Smartphones to make up over half of Asian sales by 2015

August 23, 2010
A man tries out a Blackberry mobile phone in Singapore. Smartphones, like Research in Motion's BlackBerry and Apple's phenomenally popular iPhone, will make up over half of Asian mobile phone sales by 2015, with 477 million units likely to be sold, an industry report said.

Smartphones will make up over half of Asian mobile phone sales by 2015, with 477 million units likely to be sold, an industry report said Monday.

Consultancy Frost and Sullivan said smartphones would account for 54 percent of the Asia-Pacific mobile market in five years, up sharply from five percent in 2009.

The sharp take-up rate for smartphones will be a huge revenue boost for as it means a surge in demand for data services, the consultancy said.

The consultancy said data usage from smartphones would generate over 38 billion US dollars for the region's telecom operators by 2015, from slightly over 1.3 billion dollars last year.

Smartphones are high-end mobile devices providing faster access to data connections such as e-mail and Internet browsing than so-called feature phones, which have less computing ability.

Subscribers usually pay more for mobile data services, translating into higher average revenue per user (ARPU) for operators keen to make up for flat or declining earnings growth from feature phones.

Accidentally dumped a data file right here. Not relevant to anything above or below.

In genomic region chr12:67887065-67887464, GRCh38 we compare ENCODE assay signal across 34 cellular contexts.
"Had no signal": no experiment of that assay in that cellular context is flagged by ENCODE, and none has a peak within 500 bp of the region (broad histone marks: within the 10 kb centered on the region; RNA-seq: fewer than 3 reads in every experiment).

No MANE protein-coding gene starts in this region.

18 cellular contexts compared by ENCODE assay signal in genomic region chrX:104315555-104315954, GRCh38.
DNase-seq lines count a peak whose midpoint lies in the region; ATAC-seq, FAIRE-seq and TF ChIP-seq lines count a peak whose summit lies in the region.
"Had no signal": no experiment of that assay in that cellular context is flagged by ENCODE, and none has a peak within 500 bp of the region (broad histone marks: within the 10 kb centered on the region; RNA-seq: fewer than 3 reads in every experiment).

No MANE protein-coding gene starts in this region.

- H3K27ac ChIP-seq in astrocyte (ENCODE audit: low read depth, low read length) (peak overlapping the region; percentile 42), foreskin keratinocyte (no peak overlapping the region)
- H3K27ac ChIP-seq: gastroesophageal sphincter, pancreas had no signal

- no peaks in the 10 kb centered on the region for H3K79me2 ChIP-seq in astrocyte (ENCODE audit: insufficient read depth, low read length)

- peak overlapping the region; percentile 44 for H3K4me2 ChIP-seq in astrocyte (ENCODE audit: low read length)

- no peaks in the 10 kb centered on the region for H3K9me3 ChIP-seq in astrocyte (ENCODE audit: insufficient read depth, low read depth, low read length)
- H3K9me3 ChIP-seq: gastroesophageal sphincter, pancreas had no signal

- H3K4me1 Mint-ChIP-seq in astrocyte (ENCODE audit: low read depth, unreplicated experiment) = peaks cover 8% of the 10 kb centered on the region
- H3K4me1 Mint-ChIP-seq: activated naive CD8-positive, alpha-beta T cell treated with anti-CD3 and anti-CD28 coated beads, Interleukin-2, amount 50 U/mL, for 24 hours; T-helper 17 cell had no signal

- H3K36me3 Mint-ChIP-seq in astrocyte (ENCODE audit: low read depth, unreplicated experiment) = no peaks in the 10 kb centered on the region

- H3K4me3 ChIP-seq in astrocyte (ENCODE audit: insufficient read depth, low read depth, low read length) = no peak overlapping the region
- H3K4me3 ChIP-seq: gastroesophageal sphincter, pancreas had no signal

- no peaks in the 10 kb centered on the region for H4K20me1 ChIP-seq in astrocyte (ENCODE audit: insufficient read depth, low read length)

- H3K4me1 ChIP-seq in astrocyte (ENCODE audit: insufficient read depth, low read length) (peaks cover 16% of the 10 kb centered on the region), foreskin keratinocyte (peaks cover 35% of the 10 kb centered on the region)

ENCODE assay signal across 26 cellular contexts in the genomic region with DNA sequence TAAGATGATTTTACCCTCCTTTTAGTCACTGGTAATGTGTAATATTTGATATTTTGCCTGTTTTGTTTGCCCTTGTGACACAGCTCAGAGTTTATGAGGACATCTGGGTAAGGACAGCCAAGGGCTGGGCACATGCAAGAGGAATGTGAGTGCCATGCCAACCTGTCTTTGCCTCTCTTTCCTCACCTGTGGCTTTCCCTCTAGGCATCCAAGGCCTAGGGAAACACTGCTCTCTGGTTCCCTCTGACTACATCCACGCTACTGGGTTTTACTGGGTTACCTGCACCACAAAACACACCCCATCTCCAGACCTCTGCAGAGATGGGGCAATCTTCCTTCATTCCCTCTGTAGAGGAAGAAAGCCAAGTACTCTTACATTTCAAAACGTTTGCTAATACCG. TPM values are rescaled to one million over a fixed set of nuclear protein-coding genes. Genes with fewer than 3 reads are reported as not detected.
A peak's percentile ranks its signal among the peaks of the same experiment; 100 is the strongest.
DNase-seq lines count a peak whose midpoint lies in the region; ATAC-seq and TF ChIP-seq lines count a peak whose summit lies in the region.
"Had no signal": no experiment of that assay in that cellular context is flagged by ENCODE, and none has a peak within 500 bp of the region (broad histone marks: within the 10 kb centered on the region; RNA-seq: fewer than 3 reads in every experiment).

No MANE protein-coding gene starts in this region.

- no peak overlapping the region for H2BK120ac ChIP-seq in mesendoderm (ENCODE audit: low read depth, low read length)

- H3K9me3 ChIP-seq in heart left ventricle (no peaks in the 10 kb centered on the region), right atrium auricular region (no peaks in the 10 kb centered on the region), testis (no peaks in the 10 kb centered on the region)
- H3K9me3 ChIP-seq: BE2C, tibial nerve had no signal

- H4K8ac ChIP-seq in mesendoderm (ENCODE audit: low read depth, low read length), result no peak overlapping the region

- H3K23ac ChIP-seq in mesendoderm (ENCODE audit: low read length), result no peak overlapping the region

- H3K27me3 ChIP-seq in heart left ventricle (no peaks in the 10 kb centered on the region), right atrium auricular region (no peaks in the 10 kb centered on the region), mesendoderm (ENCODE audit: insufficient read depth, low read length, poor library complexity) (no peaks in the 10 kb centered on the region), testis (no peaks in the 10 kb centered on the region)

"Smartphones are critical to every operator’s mobile broadband business case, as a smartphone user’s ARPU typically increased by 25 to 100 percent after adoption depending on the market," said Marc Einstein, the consultancy's industry manager.

"The Asia-Pacific market is particularly interesting for smartphones as there has been significant uptake in emerging markets like China, India and Indonesia, even among prepaid users," he said in the report.

Apple's phenomenally popular and Research in Motion's BlackBerry, a favourite with corporate users, are largely credited with sparking consumer interest in smartphones in the last few years.

Despite the upbeat assessment, telecom operators still need to overcome a few hurdles, Frost and Sullivan said.

"Eighty percent of Asian use prepaid cards, and in fact in many markets are as high as 97 percent, making smartphone subsidies impossible for most users," said Einstein.

"Furthermore, there is a lack of public Wi-Fi, particularly in emerging markets, which has been a smartphone saviour in the US and other developed markets."

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